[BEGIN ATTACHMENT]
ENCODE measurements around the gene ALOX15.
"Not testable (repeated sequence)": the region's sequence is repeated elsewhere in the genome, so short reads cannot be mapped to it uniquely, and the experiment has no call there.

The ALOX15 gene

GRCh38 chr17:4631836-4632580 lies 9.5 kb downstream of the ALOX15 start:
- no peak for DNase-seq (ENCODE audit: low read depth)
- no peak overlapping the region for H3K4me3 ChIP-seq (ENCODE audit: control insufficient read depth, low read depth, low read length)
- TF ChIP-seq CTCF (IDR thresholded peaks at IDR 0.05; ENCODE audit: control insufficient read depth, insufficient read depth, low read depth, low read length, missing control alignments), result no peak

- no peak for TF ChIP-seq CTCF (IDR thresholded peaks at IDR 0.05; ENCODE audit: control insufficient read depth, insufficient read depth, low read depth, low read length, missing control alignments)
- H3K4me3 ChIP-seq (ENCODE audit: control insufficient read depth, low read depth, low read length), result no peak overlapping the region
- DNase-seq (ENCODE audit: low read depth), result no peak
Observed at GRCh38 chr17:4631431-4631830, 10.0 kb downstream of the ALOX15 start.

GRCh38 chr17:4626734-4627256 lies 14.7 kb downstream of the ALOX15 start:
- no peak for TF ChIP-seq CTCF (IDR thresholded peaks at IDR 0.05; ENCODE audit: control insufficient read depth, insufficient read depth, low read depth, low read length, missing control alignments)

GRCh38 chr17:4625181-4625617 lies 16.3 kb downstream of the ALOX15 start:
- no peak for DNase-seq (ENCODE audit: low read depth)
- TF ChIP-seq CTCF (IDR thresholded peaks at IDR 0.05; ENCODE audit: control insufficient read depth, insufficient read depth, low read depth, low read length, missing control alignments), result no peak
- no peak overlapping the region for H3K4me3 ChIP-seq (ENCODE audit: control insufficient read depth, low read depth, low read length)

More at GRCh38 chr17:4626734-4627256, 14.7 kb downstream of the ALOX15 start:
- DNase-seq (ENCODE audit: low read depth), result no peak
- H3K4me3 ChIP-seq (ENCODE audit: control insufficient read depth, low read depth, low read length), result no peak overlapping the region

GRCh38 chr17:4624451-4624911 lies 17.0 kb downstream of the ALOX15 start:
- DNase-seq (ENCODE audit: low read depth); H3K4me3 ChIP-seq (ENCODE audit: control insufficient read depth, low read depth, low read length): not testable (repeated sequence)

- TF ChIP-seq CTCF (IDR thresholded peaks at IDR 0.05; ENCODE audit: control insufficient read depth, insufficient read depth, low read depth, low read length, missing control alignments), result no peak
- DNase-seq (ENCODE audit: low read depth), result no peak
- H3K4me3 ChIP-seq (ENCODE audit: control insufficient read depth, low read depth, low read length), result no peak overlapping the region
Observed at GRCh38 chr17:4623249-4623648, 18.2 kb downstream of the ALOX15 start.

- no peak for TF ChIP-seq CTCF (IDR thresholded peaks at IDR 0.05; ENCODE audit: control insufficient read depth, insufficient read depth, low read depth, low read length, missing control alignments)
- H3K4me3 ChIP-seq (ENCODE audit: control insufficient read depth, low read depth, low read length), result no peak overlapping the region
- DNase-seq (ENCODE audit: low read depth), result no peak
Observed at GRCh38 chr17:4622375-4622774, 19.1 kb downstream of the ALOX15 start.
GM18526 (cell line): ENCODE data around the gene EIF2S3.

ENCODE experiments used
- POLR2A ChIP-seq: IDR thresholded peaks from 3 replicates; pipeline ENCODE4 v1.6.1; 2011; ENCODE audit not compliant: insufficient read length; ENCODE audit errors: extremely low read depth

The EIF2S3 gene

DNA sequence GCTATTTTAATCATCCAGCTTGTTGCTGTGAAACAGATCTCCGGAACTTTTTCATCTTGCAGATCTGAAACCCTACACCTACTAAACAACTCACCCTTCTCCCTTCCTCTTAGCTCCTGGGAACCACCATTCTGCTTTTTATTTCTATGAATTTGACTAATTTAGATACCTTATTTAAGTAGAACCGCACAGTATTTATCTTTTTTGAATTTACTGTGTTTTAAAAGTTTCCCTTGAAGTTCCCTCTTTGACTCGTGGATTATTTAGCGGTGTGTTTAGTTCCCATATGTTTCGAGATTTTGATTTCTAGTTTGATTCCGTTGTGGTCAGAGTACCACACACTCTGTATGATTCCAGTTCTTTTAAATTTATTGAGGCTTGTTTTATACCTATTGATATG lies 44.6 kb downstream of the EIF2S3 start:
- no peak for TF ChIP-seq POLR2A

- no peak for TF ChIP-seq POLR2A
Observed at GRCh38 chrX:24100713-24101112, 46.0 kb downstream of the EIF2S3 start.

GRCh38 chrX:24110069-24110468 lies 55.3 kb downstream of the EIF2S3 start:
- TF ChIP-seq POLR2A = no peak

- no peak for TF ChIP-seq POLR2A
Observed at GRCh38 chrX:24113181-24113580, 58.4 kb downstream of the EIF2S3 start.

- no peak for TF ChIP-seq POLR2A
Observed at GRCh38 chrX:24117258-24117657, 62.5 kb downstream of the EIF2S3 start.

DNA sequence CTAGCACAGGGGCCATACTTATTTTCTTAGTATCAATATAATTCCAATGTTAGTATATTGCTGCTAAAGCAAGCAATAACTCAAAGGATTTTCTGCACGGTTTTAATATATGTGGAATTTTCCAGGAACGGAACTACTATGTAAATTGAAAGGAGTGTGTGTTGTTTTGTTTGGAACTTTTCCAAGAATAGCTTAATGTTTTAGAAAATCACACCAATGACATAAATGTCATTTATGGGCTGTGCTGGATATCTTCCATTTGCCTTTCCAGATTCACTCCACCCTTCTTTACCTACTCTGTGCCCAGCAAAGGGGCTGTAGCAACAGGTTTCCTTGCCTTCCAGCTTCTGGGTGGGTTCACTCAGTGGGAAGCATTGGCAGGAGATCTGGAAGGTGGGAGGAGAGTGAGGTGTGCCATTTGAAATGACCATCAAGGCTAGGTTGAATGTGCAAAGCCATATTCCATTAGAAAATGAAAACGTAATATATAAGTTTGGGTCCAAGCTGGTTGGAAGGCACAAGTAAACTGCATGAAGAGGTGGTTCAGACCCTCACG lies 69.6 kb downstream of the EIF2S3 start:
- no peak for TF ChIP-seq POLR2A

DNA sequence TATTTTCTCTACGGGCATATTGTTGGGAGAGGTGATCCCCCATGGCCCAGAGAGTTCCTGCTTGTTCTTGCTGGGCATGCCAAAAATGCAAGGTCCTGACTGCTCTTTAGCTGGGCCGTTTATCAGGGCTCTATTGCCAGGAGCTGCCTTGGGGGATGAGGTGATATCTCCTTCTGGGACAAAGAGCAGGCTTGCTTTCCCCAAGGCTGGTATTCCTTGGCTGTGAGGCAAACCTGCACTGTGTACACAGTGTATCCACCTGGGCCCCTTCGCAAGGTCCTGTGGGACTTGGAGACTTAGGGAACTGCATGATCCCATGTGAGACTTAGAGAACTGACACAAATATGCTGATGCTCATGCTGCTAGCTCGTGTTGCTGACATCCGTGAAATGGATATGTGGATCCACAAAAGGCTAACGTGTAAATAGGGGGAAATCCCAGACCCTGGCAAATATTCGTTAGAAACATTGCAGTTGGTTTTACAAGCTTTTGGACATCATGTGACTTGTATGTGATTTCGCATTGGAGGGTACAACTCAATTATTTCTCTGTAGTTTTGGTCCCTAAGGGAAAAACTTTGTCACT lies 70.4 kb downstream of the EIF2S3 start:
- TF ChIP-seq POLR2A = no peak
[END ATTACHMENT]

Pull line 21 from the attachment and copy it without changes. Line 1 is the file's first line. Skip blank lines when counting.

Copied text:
GRCh38 chr17:4624451-4624911 lies 17.0 kb downstream of the ALOX15 start: